Thanks to my dedicated evangelical stalker for inspiring me to finish the second half of my series on leaving the church. You’re the best, John Eric Spieker. There’s nothing like three years of hate thinly disguised as pleas for the salvation of my eternal soul to spur the writing mood.
This is a difficult subject to write about. I had no epiphany, there is no major event in my life that destined me for what most of my classmates surely consider to be apostasy. My evangelical pedigree is impeccable: I am descended from French Huguenots who fled Catholic persecution to live in Calvin’s Geneva. I was homeschooled with textbooks published by Bob Jones University and Pensacola Christian College; I have never had a lesson in evolutionary theory in my life. I attended Awana, Sunday School and youth group. I asked to be sent to Christian high school, and I later became the first member of my family to attend a Christian university. I even considered a career as a theologian. But despite this–despite the small groups, the hours of prayer, the Bible memorization–I fell by the wayside, and here I am still. I have irrevocably chosen a path that is not the one that was set out for me.
My intention in writing about such a personal decision has been motivated by my irritation at the notion that Christians who become atheists, or agnostics, or God forbid, members of other religions, do so purely for emotional reasons. Emotion is part of it, true. Faith is a deeply personal thing and the role of emotion is inseparable from any discussion on the subject. I did have a strong emotional reaction to the treatment of women and GLBT people in the church; I still do. But there are Christians who reject these prejudices as unBiblical, and I’m proud to call many of them my friends. The prevalence of these prejudices is not why I left. And though the treatment I received from people who called themselves my brothers and sisters in Christ caused and still causes me great pain, that is not why I left either. I left because I no longer believed that the Bible is divinely inspired. I do not believe Jesus was divine, I’m not even convinced he existed. I think it is absurd to insist that the world was created in seven days when all scientific evidence points to the opposite conclusion. I do not believe in miracles, I do not believe in the power of prayer, and I do not believe that the question of God’s existence is in any way relevant to my daily life. I arrived at these opinions after several years of careful consideration and therefore I do not hold them lightly. Sincerely religious people do not discard their entire belief system for superficial reasons. It’s time the church recognized that.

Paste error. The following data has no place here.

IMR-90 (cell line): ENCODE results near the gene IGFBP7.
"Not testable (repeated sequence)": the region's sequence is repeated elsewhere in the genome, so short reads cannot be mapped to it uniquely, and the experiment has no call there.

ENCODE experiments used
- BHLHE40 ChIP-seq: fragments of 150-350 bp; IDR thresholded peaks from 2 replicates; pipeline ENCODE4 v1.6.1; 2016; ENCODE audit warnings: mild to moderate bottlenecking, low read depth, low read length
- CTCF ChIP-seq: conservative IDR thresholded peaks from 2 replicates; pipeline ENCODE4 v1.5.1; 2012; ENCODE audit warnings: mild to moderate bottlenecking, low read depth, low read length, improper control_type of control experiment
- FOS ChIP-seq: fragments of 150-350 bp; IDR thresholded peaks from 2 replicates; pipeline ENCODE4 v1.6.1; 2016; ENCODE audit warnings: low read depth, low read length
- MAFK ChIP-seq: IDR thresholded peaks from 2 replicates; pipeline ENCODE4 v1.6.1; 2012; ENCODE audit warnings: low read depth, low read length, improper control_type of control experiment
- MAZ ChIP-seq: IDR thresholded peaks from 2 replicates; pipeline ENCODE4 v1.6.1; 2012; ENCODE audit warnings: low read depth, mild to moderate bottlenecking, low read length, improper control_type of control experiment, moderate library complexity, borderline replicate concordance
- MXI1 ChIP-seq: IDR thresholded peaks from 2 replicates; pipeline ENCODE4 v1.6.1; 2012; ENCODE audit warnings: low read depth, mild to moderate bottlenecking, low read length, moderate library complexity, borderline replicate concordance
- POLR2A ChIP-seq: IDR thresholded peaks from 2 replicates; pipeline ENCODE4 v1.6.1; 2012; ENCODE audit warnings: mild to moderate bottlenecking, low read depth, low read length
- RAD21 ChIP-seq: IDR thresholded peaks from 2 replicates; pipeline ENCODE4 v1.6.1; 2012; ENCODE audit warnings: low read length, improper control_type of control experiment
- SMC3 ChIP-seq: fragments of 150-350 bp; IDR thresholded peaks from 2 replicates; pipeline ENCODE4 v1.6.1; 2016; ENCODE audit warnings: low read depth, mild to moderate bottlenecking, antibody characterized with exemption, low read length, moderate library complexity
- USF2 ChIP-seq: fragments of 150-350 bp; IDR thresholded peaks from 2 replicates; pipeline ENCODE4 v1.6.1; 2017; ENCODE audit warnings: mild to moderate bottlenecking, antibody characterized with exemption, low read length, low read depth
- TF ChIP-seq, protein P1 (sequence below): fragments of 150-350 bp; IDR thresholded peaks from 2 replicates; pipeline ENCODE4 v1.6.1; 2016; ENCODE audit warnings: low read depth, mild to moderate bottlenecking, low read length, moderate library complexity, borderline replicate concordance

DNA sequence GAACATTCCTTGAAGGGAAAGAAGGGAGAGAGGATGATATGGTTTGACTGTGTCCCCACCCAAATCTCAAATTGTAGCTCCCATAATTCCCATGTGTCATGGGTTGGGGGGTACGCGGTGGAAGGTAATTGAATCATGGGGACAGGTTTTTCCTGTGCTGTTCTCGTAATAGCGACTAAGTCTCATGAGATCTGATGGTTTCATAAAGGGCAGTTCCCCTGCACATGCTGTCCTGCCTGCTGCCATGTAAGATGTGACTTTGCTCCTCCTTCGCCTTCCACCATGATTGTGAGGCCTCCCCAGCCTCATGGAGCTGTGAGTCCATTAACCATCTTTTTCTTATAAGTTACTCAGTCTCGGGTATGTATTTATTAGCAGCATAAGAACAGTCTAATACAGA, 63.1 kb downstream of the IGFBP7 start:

I don’t think I lost my faith. Faith is a necessary aspect of the human condition. We are social beings. We can’t survive without placing at least a little faith in our fellow humans. We have faith in ourselves, too, and this is exactly how it should be. I left my religious beliefs behind because I wanted my life to be just that: my life. No more waiting on divine guidance, no more anxiety over my interpretation of God’s will. If I make a mistake, I want it to be my mistake. If I do something worthy, I want to be able to acknowledge that there is something worthy in me, and in all people, and it is not divine in nature. It is deeply human.
There are nights when I miss religion. I miss the simplicity of those beliefs. It’s difficult to surrender the idea that there is a purpose to our lives and an omniscient, benevolent spirit who presides over it all. But I can’t live a lie. Even when I’m tempted to return to my days as Bible memorization champ and repeat “Lord, I believe, forgive thou my unbelief,” until I believe it all again, I can’t bring myself to do it. I won’t lie to myself. I won’t go back to years of misery and depression and doubt. They’re just words. Pretty words. But words only. They do not dictate my fate.
So that’s it, really. That is why I am not a Christian. The truth of it is less interesting and more complicated than people like Spieker believe. It’s easy to call a stranger an apostate. It takes courage to wonder why they became one.